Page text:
NYSTEEA
» Welcome
 "Call to Action - Pathways to Graduation"
Public Comments Requested on Proposed Rule Making for Pathways to Graduation
 
NYSTEEA is concerned that as the language currently stands, implementation of the pathways will 
actually obstruct the career and STEM based reforms that are intended.
 
Link to: NYSTEEA's letter to Deputy Commissioner Tangorra


Now it is time for you to respond!  NYSTEEA has created speaking points for you to consider when responding to the Proposed Rule Making.  Act now because the deadline to respond is December 19, 2014.



NYSTEEA 52nd Conference, March 4-6, 2015
For information, click below:


Online NYSTEEA Conference registration link is open

2015 Conference Brochure

Conference Pre-registration for mailing, please print and
mail this form if would want to pay by check

The conference program will be made available once all the presenter slots are filled. Please consider presenting.
Call for Presenters form

Binghamton Press and Sun bulletin December 7, 2014

You might recognize the author!  :-)


STEM with out the T & E is just more science and math.  Express your support today by signing the Technology & Engineering for All NYS Students petition.  NYSTEEA's goal is to gather 1,000 signatures by December 1st, so please share the link with your local business leaders, co-workers, friends and family.  Thank you for your support.

NYSTEEA Advocacy Petition

NYSTEEA Public Service Announcement Video Competition Rules

Last years videos, click Youtube link below
 https://www.youtube.com/watch?v=9AI-e2OLO1g




Dateline: Syracuse, NY 10/27/2013, NYSTEEA issues the elevator speech we should all have memorized for the time when somebody asks:
   What is technology education?

"Technology education is the study of the human-made world.  Students learn the process of designing and engineering solutions in a hands-on,minds-on environment of invention and innovation." Then after that - (State what you teach in your classes.)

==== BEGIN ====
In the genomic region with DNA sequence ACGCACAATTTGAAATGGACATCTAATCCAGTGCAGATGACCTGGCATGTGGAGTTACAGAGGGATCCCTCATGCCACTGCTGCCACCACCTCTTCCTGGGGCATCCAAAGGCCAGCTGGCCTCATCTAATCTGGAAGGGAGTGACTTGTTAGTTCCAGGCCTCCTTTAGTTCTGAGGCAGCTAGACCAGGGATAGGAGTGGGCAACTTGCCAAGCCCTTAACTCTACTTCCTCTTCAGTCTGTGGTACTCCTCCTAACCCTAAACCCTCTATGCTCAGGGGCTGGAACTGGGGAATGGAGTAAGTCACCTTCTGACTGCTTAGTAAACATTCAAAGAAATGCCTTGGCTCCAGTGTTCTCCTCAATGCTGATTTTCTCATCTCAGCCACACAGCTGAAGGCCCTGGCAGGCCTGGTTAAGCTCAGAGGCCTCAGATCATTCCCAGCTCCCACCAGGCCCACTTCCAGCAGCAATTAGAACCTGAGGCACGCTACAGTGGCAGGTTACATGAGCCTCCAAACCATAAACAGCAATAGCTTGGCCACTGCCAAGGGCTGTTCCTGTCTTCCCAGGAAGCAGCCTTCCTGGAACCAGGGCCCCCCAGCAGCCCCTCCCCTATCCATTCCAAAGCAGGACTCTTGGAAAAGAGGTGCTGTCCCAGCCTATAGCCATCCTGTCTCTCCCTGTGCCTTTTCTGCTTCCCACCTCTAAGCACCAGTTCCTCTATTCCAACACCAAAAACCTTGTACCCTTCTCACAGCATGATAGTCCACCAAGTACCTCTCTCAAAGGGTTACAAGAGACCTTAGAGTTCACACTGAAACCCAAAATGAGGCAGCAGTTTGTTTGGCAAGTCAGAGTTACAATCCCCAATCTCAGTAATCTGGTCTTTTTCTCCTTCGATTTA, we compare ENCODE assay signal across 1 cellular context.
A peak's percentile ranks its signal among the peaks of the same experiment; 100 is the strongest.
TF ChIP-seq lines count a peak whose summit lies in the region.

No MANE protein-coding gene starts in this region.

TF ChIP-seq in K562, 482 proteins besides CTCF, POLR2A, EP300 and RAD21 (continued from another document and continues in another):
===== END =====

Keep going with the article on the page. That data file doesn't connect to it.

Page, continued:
NYSTEEA welcomes Dr. Mark Hardy to the Executive Board as association Vice President. Dr. Hardy is the Technology Education Chair at SUNY Oswego  and brings a wealth of experience to the NYSTEEA Executive Board.


NYSTEEA in partnership with the science and math teachers associations as well as the state association of professional engineers will present the
New York State STEM Education Summer Institute
 
at Alfred State, SUNY College of Technology

Save the date flyer: July 12-14, 2015.



Engineering by Design Training
NYS EBD Website


A comment regarding the current conversation moving the technology & engineering standards into a revamped NY Science Standard, which may be derived from the NGSS. 

 There are NUMEROUS statements found in all standards that agree and delineate specifically the issues surrounding the meaning of technology & engineering education and relationships with science and math.  The reality is that a lot of people of influence have nebulously erroneous beliefs and interpretations of official doctrine, but in reality do not have a good understanding of the issue regarding technology/engineering as it relates to science and math.  The following is a cut and pasted section from page 24 of the National Science Education Standards.  It says a lot!

As used in the Standards, the central distinguishing characteristic between science and technology is a difference in goal: The goal of science is to understand the natural world, and the goal of technology is to make modifications in the world to meet human needs. Technology as design is included in the S t a n d a r d s  a s  p a r a l l e l  t o  s c i e n c e  a s  i n q u i r y . Technology and science are closely related. A single problem often has both scientific and technological aspects. The need to answer questions in the natural world drives the development of technological products; moreover, technological needs can drive scientific research. And technological products, from pencils to computers, provide tools that promote the understanding of natural phenomena.
The use of “technology” in the Standards is not to be confused with “instructional technology,” which provides students and teachers with exciting tools—such as computers—to conduct inquiry and to understand science.
Additional terms important to the National Science Education Standards, such as“teaching,” “assessment,” and“opportunity to learn,” are defined in the chapters and sections where they are used. Throughout, we have tried to avoid using terms that have different meanings to the many different groups that will be involved in implementing the Standards. Additional comments forward to info@nysteea.org


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Please click here to get to the NYSTEEA website work order form.
 Members only please.


Green technologies at work in school based competition projects.
 




Electric/Battery Operated Cars
Photo by Kerry Brennan

Closeup of electric car project
Photo by Kerry Brennan

Kidwind Twelve Blade Wind Turbine 
Photo by Bob Tufte
Tech Wars @
Erie Community College South